Tools

While the detection, assessment, and reporting of various forms of radicalization and extremist violence were initially led by security and intelligence services, many governments are putting increased pressure on practitioners from the education, community and health and social services to “detect” and report individuals vulnerable to violent radicalized. 

Scientific evidence, however, increasingly demonstrates the failure and dangers associated with the detection approach.  Deleterious effects on individuals and communities include the high rate of false positives (false accusations) and ensuing stigmatizing, the feeling of ostracism by targeted communities, as well as the chilling effect related to the atmosphere of surveillance and denunciation in previously trusted settings such as schools, health institutions, and community spaces.

In the coming year, CPN-PREV will provide a full critical appraisal of the state of evidence on the reliability, validity, sensitivity, and outcomes of detection and assessment tools and procedures for individuals at risk of radicalization and extremist violence. 

CPN-PREV will then highlight WHAT NOT TO DO, as well as generate evidence-based recommendations on WHAT TO DO for adequate evaluation of individuals at risk.

In April of 2018, Global Affairs Canada awarded funding to the UNESCO-PREV Chair to create a massive open online course (MOOC) – titled “From Hate to Hope” that draws from cutting-edge research in multiple disciplines from humanities and social sciences to address strategies that build resilience against hate through the use of pluralistic dialogues. The resources showcased herein comprise of seven videos (each are available with English, French and Arabic subtitles) that were created as part of “From Hate to Hope” which feature the voices of experts in extremism, political science, psychology, religion, humanities, education, art-based pedagogies, sociology, media studies and computer science debating the multi-faceted nature of combating hate and designing effective primary prevention activities in scholastic as well as public spaces.

The media coverage of mass killings is a delicate but necessary process for all citizens entitled to quality information. However, the media coverage of these events can have negative repercussions both on the health of the population and on the health of journalists assigned to cover these events. Adequate coverage of the killings could still limit the negative health impacts of the media coverage of these killings.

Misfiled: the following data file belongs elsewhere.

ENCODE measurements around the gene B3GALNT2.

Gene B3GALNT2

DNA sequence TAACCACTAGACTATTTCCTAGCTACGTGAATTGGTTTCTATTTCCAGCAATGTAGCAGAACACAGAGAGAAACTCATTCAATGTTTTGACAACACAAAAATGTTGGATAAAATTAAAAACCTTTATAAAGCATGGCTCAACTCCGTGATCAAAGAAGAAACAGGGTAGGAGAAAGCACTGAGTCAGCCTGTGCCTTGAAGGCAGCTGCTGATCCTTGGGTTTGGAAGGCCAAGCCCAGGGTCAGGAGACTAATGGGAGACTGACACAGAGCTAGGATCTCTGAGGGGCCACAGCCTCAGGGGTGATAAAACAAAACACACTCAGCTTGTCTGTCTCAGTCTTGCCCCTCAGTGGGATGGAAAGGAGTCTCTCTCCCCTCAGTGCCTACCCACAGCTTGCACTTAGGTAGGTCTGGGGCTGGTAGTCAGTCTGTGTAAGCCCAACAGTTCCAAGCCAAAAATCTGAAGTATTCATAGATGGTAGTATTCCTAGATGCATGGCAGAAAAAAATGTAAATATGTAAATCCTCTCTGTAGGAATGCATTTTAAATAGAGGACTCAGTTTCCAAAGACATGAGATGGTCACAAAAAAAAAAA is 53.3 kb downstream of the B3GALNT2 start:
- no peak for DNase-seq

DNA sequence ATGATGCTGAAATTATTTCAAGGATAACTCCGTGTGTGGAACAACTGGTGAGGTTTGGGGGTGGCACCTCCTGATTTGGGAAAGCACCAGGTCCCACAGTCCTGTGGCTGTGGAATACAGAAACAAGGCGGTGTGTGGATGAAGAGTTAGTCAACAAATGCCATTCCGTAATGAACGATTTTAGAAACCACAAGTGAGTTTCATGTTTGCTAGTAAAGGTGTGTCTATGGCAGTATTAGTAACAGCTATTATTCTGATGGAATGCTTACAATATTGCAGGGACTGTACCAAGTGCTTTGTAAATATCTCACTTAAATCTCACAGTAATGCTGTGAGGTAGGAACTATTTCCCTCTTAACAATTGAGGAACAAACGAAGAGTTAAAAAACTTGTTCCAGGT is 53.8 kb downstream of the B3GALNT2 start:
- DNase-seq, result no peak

The National Strategy on Countering Radicalization to Violence engages with a variety of actors from police to community organizations to identify and prevent radicalization to violence before tragedies occur. There is substantial knowledge, experience, expertise, and evidence at the local, national, and international levels to rely on in developing approaches to countering radicalization to violence. In this context, the National Strategy on Countering Radicalization to Violence identifies areas where expertise and capability exist, and how the Government of Canada and its partners are investing to enhance our collective strengths.

This workbook includes a set of activities that will help you integrate and organise the information that you will gather during these 4 days.

It will provide a support to consolidate the main ideas emerging from the formal events and informal conversations that you will have with researchers, practitioners and other youth.

This workbook is intended as a tool where you can put down your thoughts and complete some exercises in order to develop your personal understanding of the concepts that you will hear before, during and after the presentations and activities.

Finally, we hope that you will take advantage of this tool to share your ideas and suggestions with your colleagues and teammates.

By sharing your voice, you are making a real difference in preventing radicalization and extremist violence!

 

Le Plan d’action gouvernemental 2015-2018 – La radicalisation au Québec : agir, prévenir, détecter et vivre ensemble sollicite les milieux de l’éducation, de la santé et des services sociaux et de la sécurité publique. Le milieu de l’éducation est particulièrement interpelé dans son rôle de promotion du vivre-ensemble et de prévention.

Le milieu scolaire est invité à aborder la prévention de la radicalisation menant à la violence au moyen d’un plan de lutte contre l’intimidation et la violence et sa mise à jour annuelle, qui a pour objet « de prévenir et de contrer toute forme d’intimidation et de violence à l’endroit d’un élève, d’un enseignant et de tout autre membre du personnel de l’école » et qui prévoit notamment des mesures de prévention et de signalement (Loi sur l’instruction publique, article 75.1.).

Dans le cadre de ce Plan d’action, SHERPA, le centre de recherche affilié à Institut Universitaire au regard des communautés ethnoculturelles du CIUSSS Centre-Ouest-de-l`Île-de- Montréal, a élaboré, en collaboration avec la Direction des services d’accueil et d’éducation interculturelle du ministère de l’Éducation et de l’Enseignement supérieur, une formation portant sur la radicalisation violente chez les jeunes au Québec. Ce guide souhaite faire le lien entre cette formation et les orientations de l’éducation interculturelle, mises de l’avant par le MEES, afin de soutenir le personnel scolaire dans la mise en place d’actions efficaces à cet égard, notamment en favorisant le vivre-ensemble.